By Juzer S Kothari
Green buildings are not just good for the environment—they are good for your wallet also
Green building features are gradually becoming second nature for sustainably built home environments and infrastructures. Their technical nuances are so overwhelming it is assumed that the concept of ‘green building’ is exclusive to real estate builders and developers. Thus, sustainable features and relevance of the green building for end consumers (ie, residents) are usually overlooked.
As a practitioner of sustainable and green buildings, this author would argue that there are various ways in which residents of green building homes can obtain significant benefit. The terms ‘green building’ homes and ‘green homes’ are used interchangeably in this article.
The energy efficiency of green homes is a key benefit that subsequently lowers operating costs. For the home owner, the payback period during which the capital cost is recovered is an essential value that is delivered through the green building home
When accounting for the multiple benefits of green homes, the key umbrella term, ‘high performance building’ is used, which encapsulates each aspect of a quality building. Now, let us try to understand in detail the different high performing features of green building homes:
- In this era of extreme energy crisis and the continuous demand-supply gap, there is an urgent need for adopting the philosophy, “energy saved is energy produced”. Surprisingly, in terms of operating costs and other expenditures on energy, green homes can save up to 30 to 40 percent on these costs. The energy efficiency of green homes is a key benefit that subsequently lowers operating costs and reduces dependence on a resident’s maintenance budgets. For the owner, the payback period during which the capital cost is recovered is an essential value that is delivered through green building homes. Green homes also address the critical ‘heat island effect’, providing an improved surrounding microclimate for the residential area, thereby increasing the comfort of residents and reducing the energy consumption of air conditioning.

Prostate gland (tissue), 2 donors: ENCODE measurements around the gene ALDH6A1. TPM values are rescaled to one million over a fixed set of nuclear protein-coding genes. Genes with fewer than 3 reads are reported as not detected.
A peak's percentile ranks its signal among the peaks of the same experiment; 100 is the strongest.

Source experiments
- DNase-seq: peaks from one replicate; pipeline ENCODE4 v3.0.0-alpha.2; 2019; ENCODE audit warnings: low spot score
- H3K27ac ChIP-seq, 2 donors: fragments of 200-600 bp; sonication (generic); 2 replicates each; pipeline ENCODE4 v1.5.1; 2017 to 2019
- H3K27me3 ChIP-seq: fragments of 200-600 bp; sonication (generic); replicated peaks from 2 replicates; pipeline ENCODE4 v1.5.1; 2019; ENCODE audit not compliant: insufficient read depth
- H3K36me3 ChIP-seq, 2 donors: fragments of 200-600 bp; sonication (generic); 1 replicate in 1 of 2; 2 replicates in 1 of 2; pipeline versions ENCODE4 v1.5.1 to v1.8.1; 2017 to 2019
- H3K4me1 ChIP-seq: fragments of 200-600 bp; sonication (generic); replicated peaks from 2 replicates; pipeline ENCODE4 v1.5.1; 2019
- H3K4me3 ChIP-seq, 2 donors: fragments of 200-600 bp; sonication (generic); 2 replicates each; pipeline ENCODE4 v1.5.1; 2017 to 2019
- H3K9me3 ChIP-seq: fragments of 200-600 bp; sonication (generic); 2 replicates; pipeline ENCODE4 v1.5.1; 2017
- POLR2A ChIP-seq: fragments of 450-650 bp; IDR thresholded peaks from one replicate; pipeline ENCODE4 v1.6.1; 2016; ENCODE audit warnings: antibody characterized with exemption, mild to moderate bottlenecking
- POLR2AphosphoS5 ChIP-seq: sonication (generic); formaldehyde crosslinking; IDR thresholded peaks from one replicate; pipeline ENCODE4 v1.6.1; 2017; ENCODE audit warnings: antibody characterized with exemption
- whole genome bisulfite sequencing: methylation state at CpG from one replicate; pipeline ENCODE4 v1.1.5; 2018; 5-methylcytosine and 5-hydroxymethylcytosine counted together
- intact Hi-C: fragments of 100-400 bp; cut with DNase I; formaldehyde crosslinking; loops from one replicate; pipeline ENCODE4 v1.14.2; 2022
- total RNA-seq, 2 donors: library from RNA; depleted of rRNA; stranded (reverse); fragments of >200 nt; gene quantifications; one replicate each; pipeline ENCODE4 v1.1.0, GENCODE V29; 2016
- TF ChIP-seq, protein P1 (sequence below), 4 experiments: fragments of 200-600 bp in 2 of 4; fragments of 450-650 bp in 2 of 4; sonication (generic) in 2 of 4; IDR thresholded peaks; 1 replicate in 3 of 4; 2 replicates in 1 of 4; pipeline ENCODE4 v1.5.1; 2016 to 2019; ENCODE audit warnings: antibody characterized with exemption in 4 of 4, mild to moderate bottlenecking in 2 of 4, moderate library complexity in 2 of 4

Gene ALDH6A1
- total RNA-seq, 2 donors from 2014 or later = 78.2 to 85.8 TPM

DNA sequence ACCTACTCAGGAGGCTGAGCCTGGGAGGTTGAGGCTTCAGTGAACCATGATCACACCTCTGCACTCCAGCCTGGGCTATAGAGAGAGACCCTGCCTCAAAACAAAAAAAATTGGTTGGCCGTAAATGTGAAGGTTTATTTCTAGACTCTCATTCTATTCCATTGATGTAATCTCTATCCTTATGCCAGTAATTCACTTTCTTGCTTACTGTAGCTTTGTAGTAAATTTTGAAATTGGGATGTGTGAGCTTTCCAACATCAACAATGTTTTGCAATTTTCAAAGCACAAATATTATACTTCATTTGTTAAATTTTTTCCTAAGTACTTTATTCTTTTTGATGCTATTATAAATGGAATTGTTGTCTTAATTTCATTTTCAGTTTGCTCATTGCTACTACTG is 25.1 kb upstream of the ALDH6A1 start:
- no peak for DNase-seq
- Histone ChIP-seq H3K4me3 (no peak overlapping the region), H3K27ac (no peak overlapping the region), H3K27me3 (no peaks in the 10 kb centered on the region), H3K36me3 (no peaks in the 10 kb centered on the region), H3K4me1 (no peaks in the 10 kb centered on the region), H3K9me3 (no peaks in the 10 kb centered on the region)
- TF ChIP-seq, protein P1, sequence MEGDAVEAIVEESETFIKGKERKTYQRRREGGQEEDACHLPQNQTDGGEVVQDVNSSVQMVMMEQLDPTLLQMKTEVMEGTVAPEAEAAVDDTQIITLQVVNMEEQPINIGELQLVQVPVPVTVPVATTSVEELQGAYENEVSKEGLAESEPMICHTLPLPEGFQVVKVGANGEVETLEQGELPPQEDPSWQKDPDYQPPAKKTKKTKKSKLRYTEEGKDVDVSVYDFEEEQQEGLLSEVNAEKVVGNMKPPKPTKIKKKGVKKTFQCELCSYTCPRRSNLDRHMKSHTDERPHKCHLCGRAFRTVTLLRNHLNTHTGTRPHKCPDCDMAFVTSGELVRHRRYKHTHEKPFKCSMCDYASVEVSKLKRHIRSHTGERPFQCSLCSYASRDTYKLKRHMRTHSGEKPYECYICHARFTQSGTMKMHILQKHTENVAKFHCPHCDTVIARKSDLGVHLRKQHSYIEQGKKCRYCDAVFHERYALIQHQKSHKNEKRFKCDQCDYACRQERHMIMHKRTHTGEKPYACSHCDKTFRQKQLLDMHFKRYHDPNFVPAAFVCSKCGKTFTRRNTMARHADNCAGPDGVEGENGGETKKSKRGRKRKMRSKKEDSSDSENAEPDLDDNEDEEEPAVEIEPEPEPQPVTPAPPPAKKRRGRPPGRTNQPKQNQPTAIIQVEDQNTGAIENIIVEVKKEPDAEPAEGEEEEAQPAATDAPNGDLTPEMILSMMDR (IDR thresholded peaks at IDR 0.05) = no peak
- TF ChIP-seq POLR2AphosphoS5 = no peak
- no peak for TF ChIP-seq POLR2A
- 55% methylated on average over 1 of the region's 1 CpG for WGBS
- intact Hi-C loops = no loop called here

- Savings in regular water use and significant reductions in superfluous water usage by adhering to a stringent benchmark are the hallmarks of green homes. Usually, 50 percent reductions in water usage are achieved when compared with conventional homes. Green homes emphasise better water usage as a stringent benchmark and the reuse of waste water is incorporated effectively by routing such water for various landscaping purposes and other activities. In addition, sewage water treatment, as per international standards, is a remarkable feature of green buildings. Rain water harvesting and maintenance of the water table are scientifically designed to ensure that the percolation rate is at least 40 to 50 percent greater than the natural rate of seepage of the geographical location.